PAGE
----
In a culture that is obsessed with children — especially OMG BABIES!!!!! — and motherhood, the decision to remain childless is one that is often be viewed as selfish. Jessica Handler recognizes this, and has written an excellent article for this week’s issue of Newsweek about why she chose not to be a mother. In Handler’s case, she chose not to have children because she felt it would be “a roll of the biological dice,” as she lost one sister to leukemia and one to a rare blood disorder and later learned she had a 67% chance of passing on the blood disorder to any of her hypothetical progeny. She is happily married, seems to enjoy her career as a college professor, and smiles contentedly when telling people she does not have children. Her life, in short, appears rich and not lacking in anything.
What’s disappointing is not anything that Handler says about her choice, but the fact that this choice is something that needs to be explained to people. American culture praises itself on rugged individuality, but it really prizes conformity when it comes to the state of your uterus — specifically, that your womb should be full of glorious life that turns into a human being at least once in your childbearing years. Women who reject this notion are painted as selfish, career women who don’t understand the moral benefits of domesticity for both themselves and the society. There are those who would argue that Handler could adopt if she is afraid of passing on her genes, but she has concluded that “adoption is wonderful, but not for me: I am too afraid to lose a child I love. I can’t take that chance, even with another family’s genetic history.” Her choice may be seen as driven by fear, but why is fear a less valid emotion than those that compel other women to embrace motherhood?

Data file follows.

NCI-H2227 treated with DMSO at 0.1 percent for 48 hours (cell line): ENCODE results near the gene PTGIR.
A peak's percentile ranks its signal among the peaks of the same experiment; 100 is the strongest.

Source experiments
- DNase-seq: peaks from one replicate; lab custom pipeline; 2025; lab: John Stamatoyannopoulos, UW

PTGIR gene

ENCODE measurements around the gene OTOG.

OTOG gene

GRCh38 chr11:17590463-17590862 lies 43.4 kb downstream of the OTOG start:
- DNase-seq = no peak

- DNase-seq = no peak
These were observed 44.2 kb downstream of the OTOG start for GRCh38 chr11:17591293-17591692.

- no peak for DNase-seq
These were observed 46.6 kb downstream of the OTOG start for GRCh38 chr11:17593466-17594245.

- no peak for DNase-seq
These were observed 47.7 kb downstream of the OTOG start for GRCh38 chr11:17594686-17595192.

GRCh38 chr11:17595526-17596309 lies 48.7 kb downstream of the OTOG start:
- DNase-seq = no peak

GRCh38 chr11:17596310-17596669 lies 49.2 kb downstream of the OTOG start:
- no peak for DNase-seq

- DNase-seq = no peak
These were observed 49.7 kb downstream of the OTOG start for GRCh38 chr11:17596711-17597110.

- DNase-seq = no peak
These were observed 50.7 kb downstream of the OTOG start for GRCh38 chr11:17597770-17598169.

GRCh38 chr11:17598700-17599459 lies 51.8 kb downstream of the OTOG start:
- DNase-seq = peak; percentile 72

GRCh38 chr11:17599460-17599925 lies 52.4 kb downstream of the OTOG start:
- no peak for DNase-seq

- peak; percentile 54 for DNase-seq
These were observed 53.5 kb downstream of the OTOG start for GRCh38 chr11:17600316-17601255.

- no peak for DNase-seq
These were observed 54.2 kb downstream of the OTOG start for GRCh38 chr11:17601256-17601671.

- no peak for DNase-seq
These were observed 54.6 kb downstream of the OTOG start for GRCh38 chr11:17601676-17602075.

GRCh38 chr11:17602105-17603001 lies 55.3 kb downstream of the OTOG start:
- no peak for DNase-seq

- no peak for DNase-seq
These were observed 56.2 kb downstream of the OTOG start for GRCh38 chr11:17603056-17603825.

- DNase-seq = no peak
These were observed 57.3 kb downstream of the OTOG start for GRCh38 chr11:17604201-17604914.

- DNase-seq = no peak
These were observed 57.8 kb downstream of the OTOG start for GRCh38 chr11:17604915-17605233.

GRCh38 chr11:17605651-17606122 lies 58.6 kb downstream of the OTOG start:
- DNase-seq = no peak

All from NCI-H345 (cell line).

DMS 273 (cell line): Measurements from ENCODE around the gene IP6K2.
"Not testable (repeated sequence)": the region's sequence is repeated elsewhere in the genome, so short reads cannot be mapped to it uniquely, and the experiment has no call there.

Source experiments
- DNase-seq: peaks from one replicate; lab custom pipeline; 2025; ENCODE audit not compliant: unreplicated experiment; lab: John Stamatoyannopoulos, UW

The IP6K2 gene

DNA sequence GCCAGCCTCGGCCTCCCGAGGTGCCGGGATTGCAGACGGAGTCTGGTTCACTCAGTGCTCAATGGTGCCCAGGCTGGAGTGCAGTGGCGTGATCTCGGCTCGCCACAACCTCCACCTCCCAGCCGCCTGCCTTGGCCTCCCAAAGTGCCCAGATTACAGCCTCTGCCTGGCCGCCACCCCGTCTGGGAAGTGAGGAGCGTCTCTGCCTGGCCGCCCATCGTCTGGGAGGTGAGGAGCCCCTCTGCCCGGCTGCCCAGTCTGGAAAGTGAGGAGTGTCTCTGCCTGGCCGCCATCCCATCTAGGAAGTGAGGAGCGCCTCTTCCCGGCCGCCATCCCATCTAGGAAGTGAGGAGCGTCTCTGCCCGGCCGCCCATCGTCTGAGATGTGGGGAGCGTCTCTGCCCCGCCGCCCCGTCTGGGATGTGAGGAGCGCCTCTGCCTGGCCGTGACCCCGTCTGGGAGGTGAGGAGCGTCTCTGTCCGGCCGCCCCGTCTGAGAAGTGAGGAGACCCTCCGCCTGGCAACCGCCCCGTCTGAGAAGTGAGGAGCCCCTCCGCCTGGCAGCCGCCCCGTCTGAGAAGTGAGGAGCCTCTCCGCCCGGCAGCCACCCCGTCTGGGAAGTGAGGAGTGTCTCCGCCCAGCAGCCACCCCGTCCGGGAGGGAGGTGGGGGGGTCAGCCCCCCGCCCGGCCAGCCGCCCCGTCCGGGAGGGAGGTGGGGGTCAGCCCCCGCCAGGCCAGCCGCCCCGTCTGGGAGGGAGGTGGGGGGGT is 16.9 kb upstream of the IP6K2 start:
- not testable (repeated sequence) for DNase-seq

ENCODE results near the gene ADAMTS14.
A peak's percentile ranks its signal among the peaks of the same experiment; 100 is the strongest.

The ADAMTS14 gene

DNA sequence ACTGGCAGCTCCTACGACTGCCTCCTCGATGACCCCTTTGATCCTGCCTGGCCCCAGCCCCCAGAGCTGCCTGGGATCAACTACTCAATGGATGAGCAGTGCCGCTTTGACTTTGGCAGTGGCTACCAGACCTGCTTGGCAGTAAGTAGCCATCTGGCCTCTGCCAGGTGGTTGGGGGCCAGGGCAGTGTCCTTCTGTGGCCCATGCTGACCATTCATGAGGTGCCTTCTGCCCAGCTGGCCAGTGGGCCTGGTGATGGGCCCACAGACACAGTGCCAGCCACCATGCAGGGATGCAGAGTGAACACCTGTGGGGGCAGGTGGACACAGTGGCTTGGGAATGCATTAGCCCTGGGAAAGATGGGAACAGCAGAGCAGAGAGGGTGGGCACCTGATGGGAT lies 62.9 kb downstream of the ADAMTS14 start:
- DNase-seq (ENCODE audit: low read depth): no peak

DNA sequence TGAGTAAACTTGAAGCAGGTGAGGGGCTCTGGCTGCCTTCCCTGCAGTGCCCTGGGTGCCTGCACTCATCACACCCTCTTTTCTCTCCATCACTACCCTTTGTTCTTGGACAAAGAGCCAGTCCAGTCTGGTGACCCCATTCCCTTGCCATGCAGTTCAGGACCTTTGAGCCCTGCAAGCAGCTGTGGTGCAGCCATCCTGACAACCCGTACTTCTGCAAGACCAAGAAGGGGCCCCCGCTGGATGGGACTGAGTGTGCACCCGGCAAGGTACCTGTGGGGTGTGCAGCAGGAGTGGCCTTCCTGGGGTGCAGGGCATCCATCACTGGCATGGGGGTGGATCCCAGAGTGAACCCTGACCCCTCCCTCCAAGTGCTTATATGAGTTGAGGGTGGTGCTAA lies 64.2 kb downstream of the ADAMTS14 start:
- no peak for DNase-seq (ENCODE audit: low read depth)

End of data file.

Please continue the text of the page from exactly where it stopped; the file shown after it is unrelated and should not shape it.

Some commenters on Handler’s piece think she is in denial because she wrote this article in the first place. Maybe, they think, she really does want children and is only writing the piece to rationalize her denial of this desire. I call major BS on that. Clearly, some Newsweek readers just do not understand the degree to which women are expected to be mothers with no questions asked, and Handler’s piece is as much about that as it is about her own personal history.
It’s astounding how our culture does not embrace the truth that many women just don’t want to be mothers and that they have lives that are just as fulfilling as their counterparts who have children. Can you imagine a man writing Handler’s piece? I can’t, mainly because women are so inextricably associated with children and, as Handler notes, “on any given day, flashy magazines are plastered with celebrity pregnancies, baby weight and motherhood.” Countless magazine covers have featured the childless Jennifer Aniston with some headline about her wanting a baby, whereas I cannot remember a single one with a hysterical headline asking when the childless George Clooney will finally be a father. Women who are deemed the guardians of an oh-so-precious next generation, and for them to slough off that responsibility is seen as careless and callous; men, on the other hand, do not fall into that trap.
So thank you, patriarchy, for making articles like Handler’s necessary because so many people believe baby-free women are selfish. Thank you for making it so difficult to get the point across that women are perfectly within their rights to choose childlessness. Thank you for policing the rights and wrongs of childbearing and the lack thereof for so long that women like Handler are told they are in denial for not getting focusing on their duty of raising the precious next generation.
To close, I’d like to include a bit of Handler’s article that encapsulates everything I am trying to say here: “Our culture presumes that a grown woman’s true responsibility is motherhood….There are a lot of women like me, and for some of us being child-free is our choice, our responsibility not to our culture, but to ourselves.”